SARAH: It’s funny you ask that. Just last week we were asked by a real estate operator and owner in Philadelphia, you see this in Miami, you see this in Boston. We opened an office in Boston during Covid. I mean, yes, there’s tremendous creativity, I think New York, there’s a ton of creative thinking. But you see it in other places too, concerts, rooftop events, creatively using open space. Yes, and I think owners also need to communicate better than ever before, right? It is not enough to just send a flyer under the door that there won’t be a housecleaning on Martin Luther King Day. We’ve had owners and operators do newsletters, create apps, as I mentioned, create all kinds of new tenant notification portals. We’ve seen this around the country. And it’s just a terrific new protocol, if you will. Many owners having apps and communicating directly with tenants, which is so important.
DOUG: Yeah, and since so much of real estate is, I guess, the three key things, location, location, location. Real estate owners haven’t really been forced to adapt to changes, including technology, but Covid sped that up. Could you talk a little bit about what’s the best practices today? And you’ve alluded to some of the things that they’re doing.
SARAH: Yes. And I’ll even mention on the residential side, technology is fast. It’s really fast growing on the residential side. Residential management historically hadn’t changed in 50 years. You had a building super, you could submit some maintenance requests, and that was about it. And now, we’re seeing the adaption of all these new apps, creative apps. We represent a company called Alfred, where you can get your groceries delivered, your dry cleaning delivered, your dog walked, submit your maintenance request, and also have events that allow you to really engage with the people you live with. Latch is another one that has really created a whole building operating system, automating all those building processes that you think about, not only admitting you to a residential or commercial space, but then powering on all the things you need within the space. Whether it’s getting into the wellness center or getting into fitness area, there’s so many great things you can do through these applications, and you’re seeing that as well on the commercial side. So, it is a time of change. I think technology is really, as you said, being sped up as a result of Covid, and people having been at a distance and now kind of needing everything at their fingertips and needing to operate a bit more smartly as well.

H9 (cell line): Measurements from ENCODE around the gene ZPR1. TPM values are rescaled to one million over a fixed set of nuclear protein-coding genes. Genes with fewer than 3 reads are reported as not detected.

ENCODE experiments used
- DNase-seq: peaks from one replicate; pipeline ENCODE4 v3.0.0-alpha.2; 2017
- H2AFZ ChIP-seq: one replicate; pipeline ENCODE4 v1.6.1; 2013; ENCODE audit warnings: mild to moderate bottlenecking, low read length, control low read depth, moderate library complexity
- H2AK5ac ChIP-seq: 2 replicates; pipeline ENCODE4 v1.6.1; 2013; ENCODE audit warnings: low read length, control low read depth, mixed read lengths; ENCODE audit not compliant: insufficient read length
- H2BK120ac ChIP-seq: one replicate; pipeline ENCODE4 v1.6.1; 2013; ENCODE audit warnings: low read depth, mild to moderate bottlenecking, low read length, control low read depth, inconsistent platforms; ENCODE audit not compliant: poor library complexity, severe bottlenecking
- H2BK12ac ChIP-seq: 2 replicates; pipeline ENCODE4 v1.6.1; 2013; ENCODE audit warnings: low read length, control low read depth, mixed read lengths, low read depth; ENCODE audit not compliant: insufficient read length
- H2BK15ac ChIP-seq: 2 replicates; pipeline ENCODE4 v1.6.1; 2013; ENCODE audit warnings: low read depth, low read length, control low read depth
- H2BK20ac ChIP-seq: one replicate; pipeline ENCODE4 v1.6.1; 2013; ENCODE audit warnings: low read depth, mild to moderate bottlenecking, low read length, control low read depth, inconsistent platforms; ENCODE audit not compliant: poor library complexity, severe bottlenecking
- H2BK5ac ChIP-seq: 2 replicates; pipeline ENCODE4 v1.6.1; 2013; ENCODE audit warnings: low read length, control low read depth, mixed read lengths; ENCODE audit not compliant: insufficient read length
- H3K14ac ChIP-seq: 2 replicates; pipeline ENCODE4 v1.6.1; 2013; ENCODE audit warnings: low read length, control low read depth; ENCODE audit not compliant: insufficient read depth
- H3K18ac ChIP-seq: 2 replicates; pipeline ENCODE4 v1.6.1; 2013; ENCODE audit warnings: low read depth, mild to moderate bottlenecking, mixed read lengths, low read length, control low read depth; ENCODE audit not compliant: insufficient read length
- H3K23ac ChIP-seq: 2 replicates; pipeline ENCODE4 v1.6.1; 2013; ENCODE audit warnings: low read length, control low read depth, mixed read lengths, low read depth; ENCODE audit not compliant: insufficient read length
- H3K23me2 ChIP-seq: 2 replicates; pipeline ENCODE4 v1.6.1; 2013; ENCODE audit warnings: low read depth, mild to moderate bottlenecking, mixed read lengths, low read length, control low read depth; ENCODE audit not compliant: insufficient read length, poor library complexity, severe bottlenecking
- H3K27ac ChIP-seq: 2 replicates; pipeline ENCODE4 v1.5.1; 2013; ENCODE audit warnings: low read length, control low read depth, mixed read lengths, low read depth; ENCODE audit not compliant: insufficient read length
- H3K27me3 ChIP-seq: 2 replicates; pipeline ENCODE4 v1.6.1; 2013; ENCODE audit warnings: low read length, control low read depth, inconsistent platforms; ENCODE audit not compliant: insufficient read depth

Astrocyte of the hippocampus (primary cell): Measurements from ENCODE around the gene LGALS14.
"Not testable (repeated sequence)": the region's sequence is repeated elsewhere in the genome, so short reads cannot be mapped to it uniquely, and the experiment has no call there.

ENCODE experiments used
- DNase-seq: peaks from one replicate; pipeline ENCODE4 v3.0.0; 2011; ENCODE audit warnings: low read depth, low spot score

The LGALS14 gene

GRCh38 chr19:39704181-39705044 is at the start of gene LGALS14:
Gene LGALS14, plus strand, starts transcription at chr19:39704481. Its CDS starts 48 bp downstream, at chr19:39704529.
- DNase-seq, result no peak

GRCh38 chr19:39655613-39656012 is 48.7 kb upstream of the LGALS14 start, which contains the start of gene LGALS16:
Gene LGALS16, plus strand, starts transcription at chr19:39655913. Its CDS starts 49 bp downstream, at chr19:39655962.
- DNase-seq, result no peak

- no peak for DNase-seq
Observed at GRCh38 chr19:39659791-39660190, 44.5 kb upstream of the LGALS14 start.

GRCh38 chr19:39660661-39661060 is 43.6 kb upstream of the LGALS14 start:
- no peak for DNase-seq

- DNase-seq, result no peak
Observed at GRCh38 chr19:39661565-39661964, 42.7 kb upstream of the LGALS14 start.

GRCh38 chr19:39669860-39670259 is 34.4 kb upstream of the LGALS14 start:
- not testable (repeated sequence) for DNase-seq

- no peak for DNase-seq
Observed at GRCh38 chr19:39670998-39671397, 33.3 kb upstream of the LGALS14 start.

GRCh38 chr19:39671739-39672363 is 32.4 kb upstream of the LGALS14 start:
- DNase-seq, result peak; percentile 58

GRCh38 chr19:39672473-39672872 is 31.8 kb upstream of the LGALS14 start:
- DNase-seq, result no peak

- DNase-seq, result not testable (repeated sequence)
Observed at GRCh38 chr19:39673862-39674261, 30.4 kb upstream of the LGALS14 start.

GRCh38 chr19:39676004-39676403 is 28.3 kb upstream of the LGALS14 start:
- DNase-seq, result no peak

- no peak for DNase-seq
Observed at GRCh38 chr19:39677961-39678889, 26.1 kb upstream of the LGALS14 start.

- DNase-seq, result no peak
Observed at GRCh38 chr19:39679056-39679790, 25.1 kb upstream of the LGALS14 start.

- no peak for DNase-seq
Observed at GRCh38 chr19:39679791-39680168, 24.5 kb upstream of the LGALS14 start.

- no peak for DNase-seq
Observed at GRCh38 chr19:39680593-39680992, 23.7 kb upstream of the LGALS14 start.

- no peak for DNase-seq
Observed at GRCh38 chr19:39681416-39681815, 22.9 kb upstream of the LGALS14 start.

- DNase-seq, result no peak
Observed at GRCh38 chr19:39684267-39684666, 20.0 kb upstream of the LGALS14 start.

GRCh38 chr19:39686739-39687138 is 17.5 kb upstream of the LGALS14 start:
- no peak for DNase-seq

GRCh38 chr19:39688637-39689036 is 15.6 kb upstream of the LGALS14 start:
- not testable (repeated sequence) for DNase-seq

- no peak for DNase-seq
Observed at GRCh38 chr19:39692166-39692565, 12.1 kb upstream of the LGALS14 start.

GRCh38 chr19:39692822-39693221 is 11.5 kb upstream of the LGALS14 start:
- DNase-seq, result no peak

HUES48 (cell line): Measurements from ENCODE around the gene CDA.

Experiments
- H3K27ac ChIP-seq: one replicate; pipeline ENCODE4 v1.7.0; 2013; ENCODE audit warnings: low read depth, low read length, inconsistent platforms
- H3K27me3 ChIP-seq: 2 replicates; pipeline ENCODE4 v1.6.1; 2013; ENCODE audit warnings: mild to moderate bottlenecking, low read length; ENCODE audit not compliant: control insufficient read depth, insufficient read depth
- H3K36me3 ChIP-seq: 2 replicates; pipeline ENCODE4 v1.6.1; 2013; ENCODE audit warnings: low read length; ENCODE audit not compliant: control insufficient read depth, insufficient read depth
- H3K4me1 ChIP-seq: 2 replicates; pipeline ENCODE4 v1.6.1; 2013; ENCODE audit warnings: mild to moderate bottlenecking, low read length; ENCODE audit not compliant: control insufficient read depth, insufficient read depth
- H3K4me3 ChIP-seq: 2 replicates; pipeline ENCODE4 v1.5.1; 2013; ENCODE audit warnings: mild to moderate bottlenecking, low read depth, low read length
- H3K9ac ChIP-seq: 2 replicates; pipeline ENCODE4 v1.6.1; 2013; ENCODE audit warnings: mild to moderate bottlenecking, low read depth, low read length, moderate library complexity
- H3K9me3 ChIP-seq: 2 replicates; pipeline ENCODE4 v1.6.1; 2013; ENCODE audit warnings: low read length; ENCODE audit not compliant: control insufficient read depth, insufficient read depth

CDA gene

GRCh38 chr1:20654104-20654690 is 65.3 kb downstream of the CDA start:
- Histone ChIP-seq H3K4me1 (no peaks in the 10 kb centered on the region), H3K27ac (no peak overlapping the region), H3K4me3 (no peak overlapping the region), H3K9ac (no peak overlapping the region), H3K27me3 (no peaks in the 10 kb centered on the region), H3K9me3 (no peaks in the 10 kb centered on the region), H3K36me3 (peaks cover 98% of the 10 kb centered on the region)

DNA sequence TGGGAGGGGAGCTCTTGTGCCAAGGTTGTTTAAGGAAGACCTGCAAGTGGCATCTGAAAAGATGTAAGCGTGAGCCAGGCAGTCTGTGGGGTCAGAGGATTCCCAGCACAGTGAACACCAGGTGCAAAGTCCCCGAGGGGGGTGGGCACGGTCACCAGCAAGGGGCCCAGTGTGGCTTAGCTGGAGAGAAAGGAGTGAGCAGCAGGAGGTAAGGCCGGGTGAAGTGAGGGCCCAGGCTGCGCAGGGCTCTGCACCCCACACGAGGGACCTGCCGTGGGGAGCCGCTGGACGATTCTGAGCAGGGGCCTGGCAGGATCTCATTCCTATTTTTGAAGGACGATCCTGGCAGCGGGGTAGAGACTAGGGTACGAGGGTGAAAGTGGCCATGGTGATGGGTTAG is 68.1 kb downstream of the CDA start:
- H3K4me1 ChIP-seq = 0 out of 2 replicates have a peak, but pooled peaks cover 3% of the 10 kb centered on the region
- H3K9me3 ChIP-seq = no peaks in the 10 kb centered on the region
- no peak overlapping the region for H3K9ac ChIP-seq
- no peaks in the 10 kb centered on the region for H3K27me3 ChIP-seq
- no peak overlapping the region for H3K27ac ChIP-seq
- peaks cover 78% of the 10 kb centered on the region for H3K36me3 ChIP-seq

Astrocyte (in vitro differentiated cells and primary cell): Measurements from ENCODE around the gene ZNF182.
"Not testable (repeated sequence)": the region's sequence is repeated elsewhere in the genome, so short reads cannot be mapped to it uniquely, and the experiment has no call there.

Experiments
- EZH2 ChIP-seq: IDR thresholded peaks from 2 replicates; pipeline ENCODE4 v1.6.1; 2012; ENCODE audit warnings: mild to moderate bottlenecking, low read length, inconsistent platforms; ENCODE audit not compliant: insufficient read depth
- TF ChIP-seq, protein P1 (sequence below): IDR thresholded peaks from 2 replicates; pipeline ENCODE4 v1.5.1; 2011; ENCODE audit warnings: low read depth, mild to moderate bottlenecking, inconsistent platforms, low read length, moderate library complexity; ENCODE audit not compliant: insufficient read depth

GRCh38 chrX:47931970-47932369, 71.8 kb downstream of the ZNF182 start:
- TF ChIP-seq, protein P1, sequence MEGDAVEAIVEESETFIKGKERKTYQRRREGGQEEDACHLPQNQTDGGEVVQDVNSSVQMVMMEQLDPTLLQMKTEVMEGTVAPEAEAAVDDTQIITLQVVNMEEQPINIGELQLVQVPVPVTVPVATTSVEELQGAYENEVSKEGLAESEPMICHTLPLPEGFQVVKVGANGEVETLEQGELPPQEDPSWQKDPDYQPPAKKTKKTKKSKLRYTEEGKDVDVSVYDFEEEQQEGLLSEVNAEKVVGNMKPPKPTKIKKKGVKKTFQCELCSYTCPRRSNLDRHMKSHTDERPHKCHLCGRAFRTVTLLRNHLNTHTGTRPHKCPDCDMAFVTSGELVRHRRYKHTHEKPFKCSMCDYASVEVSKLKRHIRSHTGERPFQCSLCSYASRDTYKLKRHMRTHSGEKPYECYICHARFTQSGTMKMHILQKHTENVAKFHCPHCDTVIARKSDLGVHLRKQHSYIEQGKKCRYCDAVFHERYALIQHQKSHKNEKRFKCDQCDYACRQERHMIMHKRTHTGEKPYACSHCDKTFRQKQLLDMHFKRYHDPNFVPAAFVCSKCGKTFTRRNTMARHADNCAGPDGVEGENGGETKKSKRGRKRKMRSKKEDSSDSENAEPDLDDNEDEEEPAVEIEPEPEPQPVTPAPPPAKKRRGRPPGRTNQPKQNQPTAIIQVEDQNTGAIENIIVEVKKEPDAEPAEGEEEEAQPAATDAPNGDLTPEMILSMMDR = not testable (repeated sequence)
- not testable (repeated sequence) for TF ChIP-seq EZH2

DOUG: Well, thanks so much for your deep dive into what’s going on in commercial and residential from a PR perspective. I’m sure it’ll a lot of value to people both in that industry and those outside of it who might see change and be experiencing some of the same challenges in their own businesses. Thanks so much for sharing your views.
SARAH: Thank you. I have really enjoyed it. Thank you so much, Doug.